What alt-acs must do is figure out how to have an academic career that matches their passions and interests, and takes advantage of the skills they learned in grad school, outside of a traditional academic role. Alt-acs bring to their university roles all the values and abilities of professors, yet they are not professors. More accurately, they are not primarily professors, as many alt-acs teach (see below).

Alternative academics almost never have their primary appointment in the academic department corresponding to the discipline in which they trained. Rather, alt-acs work in other areas of the university - areas that may collaborate with academic departments but are not academic departments.

Examples may include centers for teaching and learning, academic computing units, online and continuing education schools, academic, and student affairs divisions, institutional research, development and alumni affairs, the registrar and other business offices, amongst others.

Alt-acs bring their disciplinary identities, identities formed in their PhD programs, to these jobs outside of academic departments.

3 - Alternative Academics are Liminal - Blending Service with Teaching and Scholarship:

My final component of this proposed alt-ac definition recognizes that alt-acs do much of the same work as traditional academics. Alt-acs teach. Alt-acs engage in scholarship. Alt-acs are educators.

The form of alt-ac scholarship and educator work may be different than a traditional academic. Freed from the narrow definitions of impact that must be satisfied to achieve traditional academic promotion, alt-acs are freer to direct their scholarship towards audiences of non-specialists.

Alt-acs are knowledge creators, but their methods for developing and disseminating knowledge may not count with a promotion a tenure committee.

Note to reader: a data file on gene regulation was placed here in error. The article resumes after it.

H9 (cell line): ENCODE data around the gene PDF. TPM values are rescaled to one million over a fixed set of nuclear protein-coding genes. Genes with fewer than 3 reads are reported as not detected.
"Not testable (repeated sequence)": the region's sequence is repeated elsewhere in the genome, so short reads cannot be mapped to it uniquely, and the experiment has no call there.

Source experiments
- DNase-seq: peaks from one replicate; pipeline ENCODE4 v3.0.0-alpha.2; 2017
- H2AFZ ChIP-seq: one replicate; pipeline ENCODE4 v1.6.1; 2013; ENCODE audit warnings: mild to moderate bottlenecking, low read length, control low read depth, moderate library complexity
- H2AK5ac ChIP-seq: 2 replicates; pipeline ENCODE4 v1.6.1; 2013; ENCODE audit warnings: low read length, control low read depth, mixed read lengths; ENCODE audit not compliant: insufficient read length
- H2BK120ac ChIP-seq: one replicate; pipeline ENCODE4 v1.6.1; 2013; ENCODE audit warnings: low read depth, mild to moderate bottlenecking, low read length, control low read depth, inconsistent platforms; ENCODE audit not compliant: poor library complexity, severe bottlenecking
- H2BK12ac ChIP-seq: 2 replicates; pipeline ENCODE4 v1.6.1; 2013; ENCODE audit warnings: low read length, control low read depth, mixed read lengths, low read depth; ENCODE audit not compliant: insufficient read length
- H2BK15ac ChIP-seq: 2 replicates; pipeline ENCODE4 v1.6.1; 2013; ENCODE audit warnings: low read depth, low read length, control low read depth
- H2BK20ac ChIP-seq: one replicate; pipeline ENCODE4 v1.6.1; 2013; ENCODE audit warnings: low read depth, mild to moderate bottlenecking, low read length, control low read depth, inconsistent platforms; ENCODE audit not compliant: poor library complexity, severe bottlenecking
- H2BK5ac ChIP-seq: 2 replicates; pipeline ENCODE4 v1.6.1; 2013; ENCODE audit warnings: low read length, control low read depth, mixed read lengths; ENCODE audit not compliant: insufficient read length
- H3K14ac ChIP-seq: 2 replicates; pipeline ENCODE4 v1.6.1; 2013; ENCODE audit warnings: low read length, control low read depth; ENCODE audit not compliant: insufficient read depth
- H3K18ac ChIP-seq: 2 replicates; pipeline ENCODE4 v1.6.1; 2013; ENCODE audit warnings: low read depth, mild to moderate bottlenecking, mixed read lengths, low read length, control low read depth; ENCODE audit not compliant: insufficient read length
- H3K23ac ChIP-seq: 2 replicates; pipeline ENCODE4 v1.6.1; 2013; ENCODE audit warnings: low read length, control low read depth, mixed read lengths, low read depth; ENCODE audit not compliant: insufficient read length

Many alt-acs teach in the discipline in which they originally trained. I’d like to see more opportunities for alt-acs to teach towards the academic work in which they are presently engaged.

The role that alternative academics occupy is liminal. It rests somewhere between non-faculty and faculty. This matters as even highly productive alt-acs working in high impact roles lack many of the protections and privileges of traditional faculty.

Alt-acs may build a career thinking and writing about higher education, but they lack the academic freedom protections afforded to traditional (and particularly tenured) academics. Alternative academics may be highly critical of the system of higher education, but their ability to express this criticism is limited by the reality that they can be fired for what they say and write.

Nor are alt-acs often included in the governance structure of the institutions in which they work.  Traditional higher education is built - in part at least - on the idea of faculty governance. While professors may be unhappy with their perceived or actual inability to influence the running of the institution, faculty do not doubt their right to participate in institutional governance. Alt-acs have none of that privileged.

I agree with Larson that we need to do a better job of training and socializing the next generation of alt-acs. Colleges and universities are complicated places, and the areas in which alt-acs are making critical contributions continue to grow.

The first step in helping to develop the next generation of alternative academics is to come up with a shared language around this academic career path.

Can you refine, dispute, and evolve this alt-ac definition?

What has been your alt-ac career path?